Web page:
Diagnosing and Managing Breast Disease During Pregnancy and Lactation

, University of Iowa College of Medicine

In This Article

Benign Problems of Lactation

During lactation, a spectrum of inflammatory and infectious complications may occur, ranging from milk stasis and mastitis to frank abscess formation.[19] Ductal obstruction may result in localized collections of milk called galactoceles.

Breast infections. Nasopharyngeal organisms from the infant are the usual source of breast infections. Terminal ducts emptying into the nipple serve as a portal of entry. Sometimes cracked or fissured nipples facilitate colonization of the nipple with organisms. An important risk factor is milk stasis. Milk is an excellent culture medium; hence, breast infections are particularly apt to occur when the milk is allowed to stagnate within the breast.[19,20]

The earlier classification of sporadic (endemic) versus epidemic mastitis is still used but has given way to a recognition that these infections form a spectrum of illnesses, depending upon the virulence of the infecting organism and the degree of bacterial colonization of the milk. Epidemic mastitis is a hospital-acquired infection caused by virulent strains of Staphylococcus aureus. This infection is rare, and it usually occurs within 4 days of delivery. Even with prompt antibiotic therapy, progression to abscess formation may occur. In contrast, nonepidemic or sporadic mastitis is a milder infection with less virulent organisms and generally responds well to treatment without hospitalization.[21,22] Hospitalization may be required, however, if the infection fails to respond.

Keeping the breast empty of milk promotes healing by helping to drain the culture medium that facilitates growth of organisms. Hence, the earlier recommendations that breast-feeding cease while mastitis is being treated have been superseded by the knowledge that breast-feeding is generally not harmful to the infant--when using appropriate antibiotics--and may speed resolution of the infectious process.[23] Milk leukocyte counts and cultures guide antibiotic therapy selection and help in gauging the severity of the infection and progress of treatment.[19] Even when frank abscess formation occurs, serial aspirations may be a useful alternative to surgical drainage in selected cases.[23] When an abscess is drained surgically, it is important to break down loculations and to biopsy the wall of the cavity to exclude the rare case of carcinoma masquerading as an abscess. General anesthesia is usually required. Treatment failure may be indicated by persistence or progression of symptoms, often followed by impaired lactation.[23,24]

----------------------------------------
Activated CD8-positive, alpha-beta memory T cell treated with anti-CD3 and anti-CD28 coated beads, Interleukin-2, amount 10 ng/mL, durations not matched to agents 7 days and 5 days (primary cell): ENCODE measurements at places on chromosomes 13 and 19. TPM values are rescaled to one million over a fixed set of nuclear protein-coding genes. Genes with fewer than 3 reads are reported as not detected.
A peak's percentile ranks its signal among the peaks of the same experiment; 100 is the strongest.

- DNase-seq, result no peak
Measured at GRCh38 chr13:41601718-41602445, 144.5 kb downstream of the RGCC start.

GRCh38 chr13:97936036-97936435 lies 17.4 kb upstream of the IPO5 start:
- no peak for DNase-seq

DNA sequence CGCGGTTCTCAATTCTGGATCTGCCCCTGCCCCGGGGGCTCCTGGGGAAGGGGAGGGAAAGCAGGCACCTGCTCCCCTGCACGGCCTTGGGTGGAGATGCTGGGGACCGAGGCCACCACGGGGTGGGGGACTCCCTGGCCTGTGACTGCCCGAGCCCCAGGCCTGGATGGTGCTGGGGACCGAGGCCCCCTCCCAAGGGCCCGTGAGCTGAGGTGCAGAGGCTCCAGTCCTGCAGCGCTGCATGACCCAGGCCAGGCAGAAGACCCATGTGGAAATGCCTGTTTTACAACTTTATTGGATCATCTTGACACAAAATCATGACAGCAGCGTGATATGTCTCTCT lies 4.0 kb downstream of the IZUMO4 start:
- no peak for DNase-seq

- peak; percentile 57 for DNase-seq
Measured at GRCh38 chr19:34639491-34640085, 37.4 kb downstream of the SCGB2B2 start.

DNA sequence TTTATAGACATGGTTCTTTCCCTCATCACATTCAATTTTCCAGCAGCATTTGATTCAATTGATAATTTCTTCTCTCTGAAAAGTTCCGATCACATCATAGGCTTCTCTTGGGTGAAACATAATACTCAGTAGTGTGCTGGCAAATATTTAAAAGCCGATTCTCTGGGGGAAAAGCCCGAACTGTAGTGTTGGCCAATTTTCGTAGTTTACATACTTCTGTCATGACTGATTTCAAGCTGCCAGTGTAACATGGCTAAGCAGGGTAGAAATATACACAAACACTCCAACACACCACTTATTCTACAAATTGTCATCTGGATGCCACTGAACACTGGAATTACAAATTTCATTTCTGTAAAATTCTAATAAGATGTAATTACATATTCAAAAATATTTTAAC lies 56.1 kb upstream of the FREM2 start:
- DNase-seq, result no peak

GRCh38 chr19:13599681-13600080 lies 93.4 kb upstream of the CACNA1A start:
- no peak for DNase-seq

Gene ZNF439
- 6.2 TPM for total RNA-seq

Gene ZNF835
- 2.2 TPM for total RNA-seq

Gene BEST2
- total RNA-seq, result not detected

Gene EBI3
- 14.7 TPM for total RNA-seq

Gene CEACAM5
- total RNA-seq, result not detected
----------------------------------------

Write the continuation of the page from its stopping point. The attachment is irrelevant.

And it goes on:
Galactoceles. Galactoceles (Fig. 2) form as a result of ductal obstruction.[25] They can occur during lactation but more commonly are noted after cessation of lactation, when the milk is allowed to stagnate within the breast. These smooth, mobile, often tender masses are localized collections of milk. There is no known relationship between galactoceles and the large cysts often seen in fibrocystic breast disease. Aspiration is both diagnostic and curative, yielding fluid milk when performed during lactation or soon after cessation, and yielding more thickened, cheesy material from older lesions aspirated at a time remote from lactation. Several aspirations may be required. Ice packs and good mechanical support of the breast with a well-fitting brassiere are helpful.

Figure 2. Galactoceles are localized collections of milk that are felt as smooth, mobile, often tender masses and may be radiographically indistinguishable from other fat-containing breast lesions. Reprinted from University of North Carolina Teaching File © 1997, University of North Carolina Department of Radiology.

Mammography is rarely indicated, as aspiration is both diagnostic and curative. There is, however, a characteristic mammographic appearance best seen on an erect mediolateral view (which may show layering of fat density over water density). Older lesions containing thickened material may demonstrate a mixed water-fat density similar to that seen in mammary hamartoma.[26] Surgery is rarely required.


Comments on Medscape are moderated and should be professional in tone and on topic. You must declare any conflicts of interest related to your comments and responses. Please see our Commenting Guide for further information. We reserve the right to remove posts at our sole discretion.
Post as: